Hayfever totally sucks.
If you love spending time outdoors, there's nothing worse than not being able to open your front door without your nostrils clogging up followed by an epic bout of sneezing.
Whether you're hiking a mountain or just biking around your local area, you want to know that your eyes aren't going to water as soon as you stand under a tree.
Are the antihistamines just not working? Feel like you're a constant snivelling wreck? We feel your pain.
Here are my tips - from one active outdoorsy woman to another - on how to cope when hayfever season is in full flight and you want to get outside and play...
Get Prescription Meds
Honestly, go to the doctors.
If you can't stop sneezing as soon as you step out of the door, you need something stronger than the anti-histamines you get at the pharmacy.
You can get seriously strong tablets that won't leaving you feeling like you have to stay indoors all summer (and they don't make you drowsy either - bonus!)
I’ve found the best way to tackle the sneezing and watery eyes is have a shower and take an antihistamine as soon as you wake up.
If your itchy nose become too much to bear throughout the day, again take another shower.
It washes the pollen off your skin, helps clear the nasal packages and makes you feel human again.
Get A Nasal Spray
Oh man, I didn’t realise how useful nasal sprays were until I started surfing in the evenings.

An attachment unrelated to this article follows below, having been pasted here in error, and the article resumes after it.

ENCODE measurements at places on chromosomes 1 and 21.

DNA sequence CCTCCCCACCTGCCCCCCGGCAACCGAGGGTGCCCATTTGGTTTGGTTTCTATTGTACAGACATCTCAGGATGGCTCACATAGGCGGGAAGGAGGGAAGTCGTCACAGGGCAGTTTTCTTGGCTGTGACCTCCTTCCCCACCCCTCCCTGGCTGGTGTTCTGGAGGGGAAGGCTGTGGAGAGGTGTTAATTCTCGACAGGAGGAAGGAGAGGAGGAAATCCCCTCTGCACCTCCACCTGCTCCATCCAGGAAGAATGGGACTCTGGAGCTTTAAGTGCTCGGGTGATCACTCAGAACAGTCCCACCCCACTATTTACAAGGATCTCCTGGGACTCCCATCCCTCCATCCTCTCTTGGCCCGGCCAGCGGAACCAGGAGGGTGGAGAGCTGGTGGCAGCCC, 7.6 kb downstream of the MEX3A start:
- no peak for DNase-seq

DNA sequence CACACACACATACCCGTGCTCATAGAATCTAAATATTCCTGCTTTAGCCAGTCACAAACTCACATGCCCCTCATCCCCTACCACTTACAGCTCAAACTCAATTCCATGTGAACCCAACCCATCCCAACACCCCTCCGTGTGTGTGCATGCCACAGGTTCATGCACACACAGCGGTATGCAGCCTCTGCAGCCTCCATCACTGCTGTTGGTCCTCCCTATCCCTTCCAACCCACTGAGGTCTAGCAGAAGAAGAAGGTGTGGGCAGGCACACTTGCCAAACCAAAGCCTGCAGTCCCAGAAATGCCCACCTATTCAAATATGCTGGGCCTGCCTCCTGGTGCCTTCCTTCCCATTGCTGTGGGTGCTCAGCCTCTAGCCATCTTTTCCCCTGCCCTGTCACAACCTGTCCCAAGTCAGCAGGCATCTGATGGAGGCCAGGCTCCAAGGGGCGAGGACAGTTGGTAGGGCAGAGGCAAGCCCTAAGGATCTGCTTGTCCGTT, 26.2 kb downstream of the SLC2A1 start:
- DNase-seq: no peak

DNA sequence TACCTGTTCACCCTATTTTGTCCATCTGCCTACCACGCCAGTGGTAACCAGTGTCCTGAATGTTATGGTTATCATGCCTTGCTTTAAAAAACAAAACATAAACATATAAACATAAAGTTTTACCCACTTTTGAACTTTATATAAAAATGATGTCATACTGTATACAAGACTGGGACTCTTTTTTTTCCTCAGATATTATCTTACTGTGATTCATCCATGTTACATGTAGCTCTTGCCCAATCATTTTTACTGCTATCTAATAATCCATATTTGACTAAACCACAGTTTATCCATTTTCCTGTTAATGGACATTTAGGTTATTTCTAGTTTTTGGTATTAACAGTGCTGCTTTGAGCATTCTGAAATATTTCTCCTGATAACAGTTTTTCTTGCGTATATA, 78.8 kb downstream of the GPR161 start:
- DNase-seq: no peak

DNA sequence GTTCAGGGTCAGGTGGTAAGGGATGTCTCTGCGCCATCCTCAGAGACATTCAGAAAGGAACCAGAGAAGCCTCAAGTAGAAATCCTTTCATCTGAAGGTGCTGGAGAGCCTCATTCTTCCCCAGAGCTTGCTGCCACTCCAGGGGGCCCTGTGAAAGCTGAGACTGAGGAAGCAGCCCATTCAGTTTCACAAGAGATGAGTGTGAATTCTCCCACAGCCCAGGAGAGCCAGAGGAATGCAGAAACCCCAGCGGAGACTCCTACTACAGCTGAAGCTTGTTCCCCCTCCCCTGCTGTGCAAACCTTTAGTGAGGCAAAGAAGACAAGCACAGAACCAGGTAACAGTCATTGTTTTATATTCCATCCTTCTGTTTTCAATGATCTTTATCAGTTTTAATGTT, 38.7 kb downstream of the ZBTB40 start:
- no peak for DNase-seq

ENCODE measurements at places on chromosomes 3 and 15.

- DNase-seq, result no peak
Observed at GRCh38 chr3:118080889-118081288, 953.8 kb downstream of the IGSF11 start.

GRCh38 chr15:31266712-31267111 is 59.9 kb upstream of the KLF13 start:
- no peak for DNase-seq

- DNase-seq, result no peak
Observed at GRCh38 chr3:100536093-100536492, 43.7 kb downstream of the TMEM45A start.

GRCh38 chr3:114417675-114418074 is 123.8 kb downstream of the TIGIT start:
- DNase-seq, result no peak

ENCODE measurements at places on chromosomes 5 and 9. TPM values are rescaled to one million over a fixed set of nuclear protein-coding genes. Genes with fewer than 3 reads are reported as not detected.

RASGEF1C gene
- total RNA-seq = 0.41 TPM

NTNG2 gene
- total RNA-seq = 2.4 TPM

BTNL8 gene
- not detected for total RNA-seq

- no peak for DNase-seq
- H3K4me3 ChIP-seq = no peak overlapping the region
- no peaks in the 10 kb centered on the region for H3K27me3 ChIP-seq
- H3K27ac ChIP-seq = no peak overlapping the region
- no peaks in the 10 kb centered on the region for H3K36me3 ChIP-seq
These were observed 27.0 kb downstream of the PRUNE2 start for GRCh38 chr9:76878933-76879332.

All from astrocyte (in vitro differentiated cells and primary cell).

You’re fine in the water, ducking your head through the waves. But as soon as you get out and start tugging off that wetsuit, it begins.
Your nose starts to clog and before you know it, you sound like one of the Muppets, barely able to pronounce your words thanks to the accumulation of snot.
Grab that nasal spray, girl. Yes, you will look like Walter from Sleepless in Seattle squirting it up your nose, but you’ll feel a whole lot better at the pub afterwards.
Avoid Evening Plans
OK, so this is pretty much impossible for most of us – but I’ve found hayfever is far worse in the evenings.
If the pollen count is particularly high, it might be worth rearranging that sunset bike ride through the fields for another day.
In reality, most of us will just say ‘screw it’ and go anywhere. I am definitely down with that approach.
Just take that antihistamine before you go and pray for a breeze to blow the pollen away.
Buy Local Honey
Apparently a spoonful of honey is meant to help people with hayfever, particularly if they start taking it well before pollen season kicks in.
If you buy local honey, it's supposed to be even better as it contains the pollen that is affecting you.
"Opt for multi-floral honey as that will contain a good mix of pollens. Avoid heather or borage mono-floral honeys." John Howat, secretary of the Bee Farmers Association of the UK, told The Telegraph.
Get A Neti Pot
Ever heard of a neti pot? Yogis use it all the time - and plenty of others swear by it as a way of helping with blocked sinuses.
Ayuveda, the Indian traditional medicine system, pioneered the use of warm saltwater to flush nasal cavities and remove excess mucus, pollen, and other debris.
This video by Yoga with Adriene is super helpful. It looks weird, but it's meant to be a really great fix.
Move To The Sea
Most people have dreamt at some point of living by the sea. Now you have a genuine reason.
Sea breezes blow pollen inland, so you'll find your hayfever symptoms are way less noticeable when you're on the coast.
While I've found from experience that being in the city is the worst.
Now you can tell all your friends you are literally allergic to the city!